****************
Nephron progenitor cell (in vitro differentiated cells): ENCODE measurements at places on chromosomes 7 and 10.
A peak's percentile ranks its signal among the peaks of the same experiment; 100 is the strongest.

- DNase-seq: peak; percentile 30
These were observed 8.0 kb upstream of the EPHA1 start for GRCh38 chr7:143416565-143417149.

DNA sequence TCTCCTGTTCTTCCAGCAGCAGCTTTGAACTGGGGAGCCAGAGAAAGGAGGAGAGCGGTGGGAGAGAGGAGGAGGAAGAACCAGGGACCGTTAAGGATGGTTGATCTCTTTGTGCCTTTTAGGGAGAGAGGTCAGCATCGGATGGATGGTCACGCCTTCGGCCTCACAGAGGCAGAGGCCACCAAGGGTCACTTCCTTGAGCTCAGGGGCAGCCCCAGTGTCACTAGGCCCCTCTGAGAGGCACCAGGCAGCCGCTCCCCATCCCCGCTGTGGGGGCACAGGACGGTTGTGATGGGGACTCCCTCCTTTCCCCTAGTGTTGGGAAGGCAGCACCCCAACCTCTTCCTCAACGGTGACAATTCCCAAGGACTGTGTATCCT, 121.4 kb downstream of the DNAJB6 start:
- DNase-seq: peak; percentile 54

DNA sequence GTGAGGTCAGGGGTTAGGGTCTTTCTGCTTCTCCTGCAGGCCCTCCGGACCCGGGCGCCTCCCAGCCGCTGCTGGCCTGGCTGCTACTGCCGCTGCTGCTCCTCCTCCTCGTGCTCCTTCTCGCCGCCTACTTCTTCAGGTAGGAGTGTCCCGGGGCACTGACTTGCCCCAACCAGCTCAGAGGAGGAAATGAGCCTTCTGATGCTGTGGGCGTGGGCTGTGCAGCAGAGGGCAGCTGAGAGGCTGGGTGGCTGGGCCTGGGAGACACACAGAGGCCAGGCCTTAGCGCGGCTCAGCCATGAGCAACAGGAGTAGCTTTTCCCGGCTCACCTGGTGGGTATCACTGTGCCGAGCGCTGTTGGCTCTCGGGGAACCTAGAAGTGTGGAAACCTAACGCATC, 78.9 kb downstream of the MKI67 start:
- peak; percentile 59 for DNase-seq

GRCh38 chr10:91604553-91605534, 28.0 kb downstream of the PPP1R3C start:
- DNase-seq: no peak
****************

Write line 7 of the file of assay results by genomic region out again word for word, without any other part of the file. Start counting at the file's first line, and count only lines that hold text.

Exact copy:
DNA sequence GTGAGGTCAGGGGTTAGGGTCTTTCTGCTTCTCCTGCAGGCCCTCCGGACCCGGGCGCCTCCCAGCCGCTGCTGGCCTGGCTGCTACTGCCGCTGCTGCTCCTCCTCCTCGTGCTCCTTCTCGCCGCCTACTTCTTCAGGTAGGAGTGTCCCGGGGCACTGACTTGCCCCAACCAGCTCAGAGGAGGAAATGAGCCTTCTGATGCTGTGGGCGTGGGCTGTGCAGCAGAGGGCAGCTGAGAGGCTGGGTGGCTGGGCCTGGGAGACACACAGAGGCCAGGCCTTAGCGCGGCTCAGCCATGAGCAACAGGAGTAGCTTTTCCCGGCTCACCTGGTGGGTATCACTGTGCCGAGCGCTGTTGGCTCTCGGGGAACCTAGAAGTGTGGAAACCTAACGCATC, 78.9 kb downstream of the MKI67 start: